By tapping BBDO as lead creative agency for Bud Light, Mr. Chibe is returning to the familiar. He joined the brewer in June of 2011 after an 11-year run at Wrigley. Energy BBDO is Wrigley’s lead creative agency, so he knows it well. “I had always kept a close relationship with BBDO on a personal level,” he said. He also noted that A-B InBev on a global basis has relationships with the BBDO network. In Brazil, AlmapBBDO works on the Antarctica brand, while in Germany BBDO Proximity has Beck’s. “There’s been the connection there. Just in the past, the stars never aligned for them to work in the U.S.,” Mr. Chibe said.
One complicating factor has been the fact that BBDO is the agency for Diageo-owned Guinness, which poses a potential conflict in the beer category. Mr. Chibe referred questions about the matter to BBDO, which declined to comment for this story. For his part, Mr. Chibe said that he would not have an issue with BBDO keeping Guinness, noting that “Guinness in the U.S. is pretty small and it’s run out of New York,” while Energy BBDO is in Chicago. Guinness could not immediately be reached for comment.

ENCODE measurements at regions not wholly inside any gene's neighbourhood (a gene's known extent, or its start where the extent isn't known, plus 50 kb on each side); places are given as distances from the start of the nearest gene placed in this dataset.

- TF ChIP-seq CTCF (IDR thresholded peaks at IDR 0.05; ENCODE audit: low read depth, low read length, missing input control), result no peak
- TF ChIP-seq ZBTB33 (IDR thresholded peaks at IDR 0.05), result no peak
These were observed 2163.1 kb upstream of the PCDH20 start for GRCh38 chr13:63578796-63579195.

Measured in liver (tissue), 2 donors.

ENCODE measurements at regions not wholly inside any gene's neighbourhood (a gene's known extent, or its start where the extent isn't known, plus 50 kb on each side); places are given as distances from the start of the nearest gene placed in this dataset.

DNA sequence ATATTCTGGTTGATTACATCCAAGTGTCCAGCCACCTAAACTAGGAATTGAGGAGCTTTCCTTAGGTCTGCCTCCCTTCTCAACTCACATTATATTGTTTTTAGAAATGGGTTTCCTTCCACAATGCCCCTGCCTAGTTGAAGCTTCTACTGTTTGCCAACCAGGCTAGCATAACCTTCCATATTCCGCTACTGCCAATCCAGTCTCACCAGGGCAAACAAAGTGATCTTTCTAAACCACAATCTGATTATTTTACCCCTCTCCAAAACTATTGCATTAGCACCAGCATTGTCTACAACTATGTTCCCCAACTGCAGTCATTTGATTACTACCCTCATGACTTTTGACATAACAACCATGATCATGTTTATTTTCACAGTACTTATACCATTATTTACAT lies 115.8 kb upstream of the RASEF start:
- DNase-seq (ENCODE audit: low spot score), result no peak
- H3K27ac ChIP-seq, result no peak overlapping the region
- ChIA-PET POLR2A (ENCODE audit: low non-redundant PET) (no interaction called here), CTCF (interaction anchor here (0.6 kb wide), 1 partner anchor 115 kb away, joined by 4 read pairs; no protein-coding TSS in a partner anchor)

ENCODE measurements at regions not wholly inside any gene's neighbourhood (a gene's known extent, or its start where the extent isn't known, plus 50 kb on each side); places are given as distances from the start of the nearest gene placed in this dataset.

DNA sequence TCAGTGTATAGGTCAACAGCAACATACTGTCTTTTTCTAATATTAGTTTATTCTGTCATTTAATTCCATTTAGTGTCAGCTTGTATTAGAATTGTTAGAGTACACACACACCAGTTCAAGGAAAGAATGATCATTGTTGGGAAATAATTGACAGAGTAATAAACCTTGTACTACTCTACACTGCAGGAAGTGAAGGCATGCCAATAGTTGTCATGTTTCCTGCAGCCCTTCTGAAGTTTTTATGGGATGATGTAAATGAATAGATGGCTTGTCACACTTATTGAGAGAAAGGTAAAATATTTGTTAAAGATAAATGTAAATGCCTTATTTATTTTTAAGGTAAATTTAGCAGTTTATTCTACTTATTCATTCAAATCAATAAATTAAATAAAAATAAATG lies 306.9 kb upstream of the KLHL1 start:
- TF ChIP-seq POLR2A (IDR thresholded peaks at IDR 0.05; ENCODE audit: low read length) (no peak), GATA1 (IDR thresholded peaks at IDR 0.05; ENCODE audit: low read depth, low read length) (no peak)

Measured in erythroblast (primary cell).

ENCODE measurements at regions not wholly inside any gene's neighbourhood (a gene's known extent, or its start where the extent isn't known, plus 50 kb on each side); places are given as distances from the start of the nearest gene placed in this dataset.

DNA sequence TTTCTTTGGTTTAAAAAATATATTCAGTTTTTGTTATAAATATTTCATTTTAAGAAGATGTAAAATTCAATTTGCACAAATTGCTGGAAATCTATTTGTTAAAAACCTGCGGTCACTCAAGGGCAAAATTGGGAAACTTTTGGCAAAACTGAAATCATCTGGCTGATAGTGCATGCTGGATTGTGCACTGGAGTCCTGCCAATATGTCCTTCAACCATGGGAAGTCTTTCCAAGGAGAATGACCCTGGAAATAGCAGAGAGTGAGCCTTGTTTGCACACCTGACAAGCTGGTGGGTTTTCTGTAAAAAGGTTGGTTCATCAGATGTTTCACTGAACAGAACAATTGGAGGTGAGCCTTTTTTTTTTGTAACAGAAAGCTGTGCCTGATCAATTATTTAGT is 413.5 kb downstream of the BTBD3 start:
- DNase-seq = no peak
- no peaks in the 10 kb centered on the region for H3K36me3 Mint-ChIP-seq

While Bud Light line extensions such as higher-alcohol Platinum, and fruity Bud Light Lime-A-Rita and Straw-Ber-Rita have had some success, core Bud Light has lagged. In 2012, Bud Light shipment volumes fell by 0.5% -- the fourth straight year of declines—while the brand’s market share has dropped from 19% in 2010 to 18.6% as of the end of last year, according to Beer Marketer’s Insights. (The next closest brand, Coors Light, remains far behind at 8.7%, but it has gained share in each of the past three years.) For the 52 weeks ending May 19, Bud Light case volume sales were down by 0.56%, compared with category-wide growth of 0.64% according to IRI, whose figures to not include bar and restaurant sales.